If you live in the United States, you are the proud owner of the second largest pool of retirees next to the federal government. And as a bonus you also get a small and dying breed of cars formally known as General Motors. We just spent over $80 billion to bailout a company that is only worth $7.3 billion. You can walk onto a dealers lot right now and participate in the largest liquidation of assets in the history of the world.
And we still haven’t fixed the one thing that forced them into the red in the first place: 500,000 retirees.
General Motors is the classic case of over promising.
Over-promise #1: I remember talking to a GM executive about the business model as he gave me a tour of their Warren Tech Center. I asked him how often a customer was supposed to buy a new car according to the company? His answer made my jaw drop. They built their business model on the assumption that you would buy a brand new car every 3 years. No wonder their cars sucked! They only expected you to own it 36 months. No wonder they failed! No one in their right mind could afford to buy a brand new car every 3 years. They were absolutely lying to themselves. Their competitors built cars that lasted 10 years or more. Honda and Toyota owners hit 100,000 miles and knew that their cars will easily make 200,000 miles. Meanwhile, GM was building cars that were meant to be traded in at 36,000 miles.
Over-promise #2: In the mid-1980s, when Toyota and Honda made it big in the United States market, GM was stupid to continue the retirement program. There was simply no way that they could afford to continue the program… but they lied to their employees and sold them the lie that if they took care of GM, GM would take care of them for life. The smart thing to do back then would have been to convert the program to 401k and make no promises of retiree health care. Instead, they oversold a promise they couldn’t keep. Worse yet, to deal with payroll issues they started early retirement programs which meant people in their mid-50s were walking away from GM with a “guaranteed” pension and health care. There are currently tens of thousands of people in the United States who have now been retired from GM longer than they worked for GM. No company can bear that burden. Companies struggle just to pay benefits for current employees… How did they think they could insure 500,000 non-wage earning retirees?
My point isn’t really about GM, it’s about over-promising. Here are some ill-effects of over-promising.
- Advertising becomes useless. It doesn’t matter how much money you spend on ads as people won’t believe you anymore.You can’t hype up a product launch or an event that you’ve oversold forever. When you don’t deliver you are just reminding customers how much you betrayed them.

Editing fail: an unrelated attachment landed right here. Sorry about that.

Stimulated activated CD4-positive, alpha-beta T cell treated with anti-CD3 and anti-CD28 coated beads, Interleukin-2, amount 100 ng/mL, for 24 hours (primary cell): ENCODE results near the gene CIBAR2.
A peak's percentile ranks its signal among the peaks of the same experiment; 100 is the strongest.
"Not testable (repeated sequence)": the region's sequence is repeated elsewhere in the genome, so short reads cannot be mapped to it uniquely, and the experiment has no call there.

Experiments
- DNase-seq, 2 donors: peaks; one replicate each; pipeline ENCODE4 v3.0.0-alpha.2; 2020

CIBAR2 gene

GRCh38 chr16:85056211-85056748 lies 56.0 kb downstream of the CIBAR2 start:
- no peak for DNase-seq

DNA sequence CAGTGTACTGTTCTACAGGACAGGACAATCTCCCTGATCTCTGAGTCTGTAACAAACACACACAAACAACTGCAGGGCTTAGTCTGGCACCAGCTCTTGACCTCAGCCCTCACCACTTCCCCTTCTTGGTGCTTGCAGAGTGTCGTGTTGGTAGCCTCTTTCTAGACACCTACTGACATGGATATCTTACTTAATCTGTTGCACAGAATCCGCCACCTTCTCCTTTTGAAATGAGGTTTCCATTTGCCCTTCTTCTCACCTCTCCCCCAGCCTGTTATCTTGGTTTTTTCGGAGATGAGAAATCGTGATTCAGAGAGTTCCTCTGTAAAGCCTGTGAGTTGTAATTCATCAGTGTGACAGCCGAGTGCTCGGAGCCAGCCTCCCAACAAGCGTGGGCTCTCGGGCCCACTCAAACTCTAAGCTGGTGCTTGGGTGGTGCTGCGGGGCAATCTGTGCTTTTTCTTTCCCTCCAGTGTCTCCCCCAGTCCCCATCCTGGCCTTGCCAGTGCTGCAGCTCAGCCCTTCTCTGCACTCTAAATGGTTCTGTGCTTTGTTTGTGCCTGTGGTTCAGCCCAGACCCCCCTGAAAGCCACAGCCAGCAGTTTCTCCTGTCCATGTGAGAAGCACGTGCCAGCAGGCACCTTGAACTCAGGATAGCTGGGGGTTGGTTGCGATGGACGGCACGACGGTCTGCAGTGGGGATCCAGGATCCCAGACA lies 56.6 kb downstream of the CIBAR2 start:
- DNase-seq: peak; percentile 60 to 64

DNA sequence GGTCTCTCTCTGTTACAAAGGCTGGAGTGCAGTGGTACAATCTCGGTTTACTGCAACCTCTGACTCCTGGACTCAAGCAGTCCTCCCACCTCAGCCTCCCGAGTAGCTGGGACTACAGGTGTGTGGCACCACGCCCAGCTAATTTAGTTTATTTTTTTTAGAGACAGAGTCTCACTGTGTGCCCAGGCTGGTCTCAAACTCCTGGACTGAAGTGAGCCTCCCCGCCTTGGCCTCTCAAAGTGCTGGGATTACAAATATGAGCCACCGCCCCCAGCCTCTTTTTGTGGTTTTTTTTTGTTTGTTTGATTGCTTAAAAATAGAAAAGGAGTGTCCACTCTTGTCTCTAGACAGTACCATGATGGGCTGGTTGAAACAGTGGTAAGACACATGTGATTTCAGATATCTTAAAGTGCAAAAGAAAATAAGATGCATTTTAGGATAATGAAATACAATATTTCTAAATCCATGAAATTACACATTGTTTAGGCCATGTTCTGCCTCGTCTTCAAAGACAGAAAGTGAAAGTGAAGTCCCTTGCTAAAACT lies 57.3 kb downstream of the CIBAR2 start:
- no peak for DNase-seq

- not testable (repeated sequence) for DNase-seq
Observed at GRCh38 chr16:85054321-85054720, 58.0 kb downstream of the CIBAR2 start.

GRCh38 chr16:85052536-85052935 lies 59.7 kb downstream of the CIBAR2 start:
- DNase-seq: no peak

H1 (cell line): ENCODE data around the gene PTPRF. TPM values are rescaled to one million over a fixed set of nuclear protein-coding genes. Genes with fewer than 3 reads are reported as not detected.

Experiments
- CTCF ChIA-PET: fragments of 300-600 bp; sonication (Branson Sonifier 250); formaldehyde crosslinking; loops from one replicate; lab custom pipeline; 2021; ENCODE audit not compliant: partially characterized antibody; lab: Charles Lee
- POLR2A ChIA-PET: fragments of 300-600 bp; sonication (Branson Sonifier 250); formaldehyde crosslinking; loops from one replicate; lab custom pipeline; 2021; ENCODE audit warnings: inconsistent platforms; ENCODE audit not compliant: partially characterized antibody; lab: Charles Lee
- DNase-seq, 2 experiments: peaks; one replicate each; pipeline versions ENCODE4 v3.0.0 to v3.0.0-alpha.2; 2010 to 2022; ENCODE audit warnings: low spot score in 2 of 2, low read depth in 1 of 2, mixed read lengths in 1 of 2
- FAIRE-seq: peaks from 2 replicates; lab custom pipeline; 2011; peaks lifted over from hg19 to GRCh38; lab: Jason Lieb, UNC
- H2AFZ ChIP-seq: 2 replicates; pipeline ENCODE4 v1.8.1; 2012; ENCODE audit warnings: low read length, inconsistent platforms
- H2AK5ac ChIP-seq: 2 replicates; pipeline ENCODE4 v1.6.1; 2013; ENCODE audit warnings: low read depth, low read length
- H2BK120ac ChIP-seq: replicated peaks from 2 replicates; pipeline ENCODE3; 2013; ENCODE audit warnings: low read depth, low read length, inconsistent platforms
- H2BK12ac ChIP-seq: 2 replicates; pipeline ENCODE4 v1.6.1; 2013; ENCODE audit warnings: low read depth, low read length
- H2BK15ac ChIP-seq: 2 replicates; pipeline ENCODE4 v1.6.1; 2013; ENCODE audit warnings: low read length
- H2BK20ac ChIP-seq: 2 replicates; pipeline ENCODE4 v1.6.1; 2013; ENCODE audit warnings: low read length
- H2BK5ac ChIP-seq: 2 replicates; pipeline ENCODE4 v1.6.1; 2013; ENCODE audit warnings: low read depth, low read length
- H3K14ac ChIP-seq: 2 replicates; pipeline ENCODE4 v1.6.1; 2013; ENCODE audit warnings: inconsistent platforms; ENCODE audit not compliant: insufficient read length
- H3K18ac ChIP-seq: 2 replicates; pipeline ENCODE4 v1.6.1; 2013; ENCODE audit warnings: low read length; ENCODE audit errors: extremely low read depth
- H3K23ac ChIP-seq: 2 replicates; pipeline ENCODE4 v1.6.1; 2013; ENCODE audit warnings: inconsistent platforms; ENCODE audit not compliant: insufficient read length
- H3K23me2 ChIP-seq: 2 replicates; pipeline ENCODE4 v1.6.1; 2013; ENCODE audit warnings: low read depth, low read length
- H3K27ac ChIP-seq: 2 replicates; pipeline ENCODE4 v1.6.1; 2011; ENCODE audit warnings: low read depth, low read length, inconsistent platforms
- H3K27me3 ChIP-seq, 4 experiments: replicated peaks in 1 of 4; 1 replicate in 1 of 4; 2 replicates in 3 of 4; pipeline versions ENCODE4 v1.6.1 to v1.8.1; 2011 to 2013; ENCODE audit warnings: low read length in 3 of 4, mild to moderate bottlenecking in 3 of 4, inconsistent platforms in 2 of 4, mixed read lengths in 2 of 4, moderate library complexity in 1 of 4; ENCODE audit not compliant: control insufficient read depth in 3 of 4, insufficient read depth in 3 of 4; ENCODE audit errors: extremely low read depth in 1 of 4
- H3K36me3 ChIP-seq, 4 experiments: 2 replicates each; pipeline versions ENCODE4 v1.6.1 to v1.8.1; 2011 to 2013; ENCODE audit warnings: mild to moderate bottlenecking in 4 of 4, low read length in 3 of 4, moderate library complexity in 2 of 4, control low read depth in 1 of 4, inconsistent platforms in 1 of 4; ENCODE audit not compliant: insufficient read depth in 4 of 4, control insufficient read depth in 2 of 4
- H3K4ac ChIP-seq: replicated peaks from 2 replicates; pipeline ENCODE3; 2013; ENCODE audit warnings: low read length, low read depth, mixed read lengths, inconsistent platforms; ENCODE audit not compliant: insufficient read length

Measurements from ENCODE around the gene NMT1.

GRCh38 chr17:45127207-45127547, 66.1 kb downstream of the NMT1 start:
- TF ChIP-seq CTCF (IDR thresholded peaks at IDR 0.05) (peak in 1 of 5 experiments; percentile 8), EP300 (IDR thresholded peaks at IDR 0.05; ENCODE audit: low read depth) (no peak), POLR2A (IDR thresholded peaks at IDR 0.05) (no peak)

- Your word becomes useless. When you break promise after promise, soon people won’t trust that your on their side. They will see that you only want their money and you don’t care about them.
- Your product becomes a joke. I was in a meeting yesterday about search engines and someone used the word Yahoo… everyone laughed. Yahoo has become a dinosaur of a search engine. The only thing memorable about Yahoo is that stupid song, Yaaahhoooooo. You can’t advertise and promise a web service, you can only deliver. This is the #1 reason you can’t trust Bing.com to be any good. If it was so good why are they spending $100,000,000 to advertise it?
Shifting gears: The evangelical church has become a classic example of the over-promise. Part of the church becoming more about programs and business models is that it has fallen into the trap of needing marketing and advertising like the business models they copies. The result is a lot of over-promising. “Come to the marriage retreat, it’ll fundamentally change your marriage.” or “Sign up for our next church production, it’ll be awesome.” or “Bring your friends to the revival and they will get saved.” In a world where the awesome is so readily available churches do nothing but give away trust when they advertise promises they can’t deliver. I’ve seen church events marketed like they were going to be on par with Disney or Broadway or Oprah and deliver like a trip to the town carnival, a middle school play, or a cable access show. At the end of the day the church spent more effort marketing the event, production, or program than they did making the program awesome. It is a sick cycle that is killing thousands of churches.
The better way: Wouldn’t it be refreshing if churches just delivered? Wouldn’t it be amazing if they didn’t sell themselves but just helped people? What if they invested in training their volunteers and staff so much that the church didn’t need to make promises, that their programs and ministries truly worked to change lives? You wouldn’t need to advertise a life-changing marriage retreat… because results would advertise themselves. You wouldn’t need to hold a revival because every church service, small group, and youth group meeting would see people come to know Jesus. You wouldn’t need to hire a killer band and create a worship experience because people were authentically worship Jesus. The best advertising a church could ever invest in is a changed life.
If you are a church leader I want to challenge you to think about your programs. Think about how you talk about them. Think about how you market them. And remember:
Don’t promise, deliver.
Don’t hype, deliver.
Don’t sell, deliver.
Don’t measure, deliver.
Don’t sub-contract, deliver.
Don’t advertise, deliver.
In a low trust, high expectation world the best way to succeed is to undersell and deliver.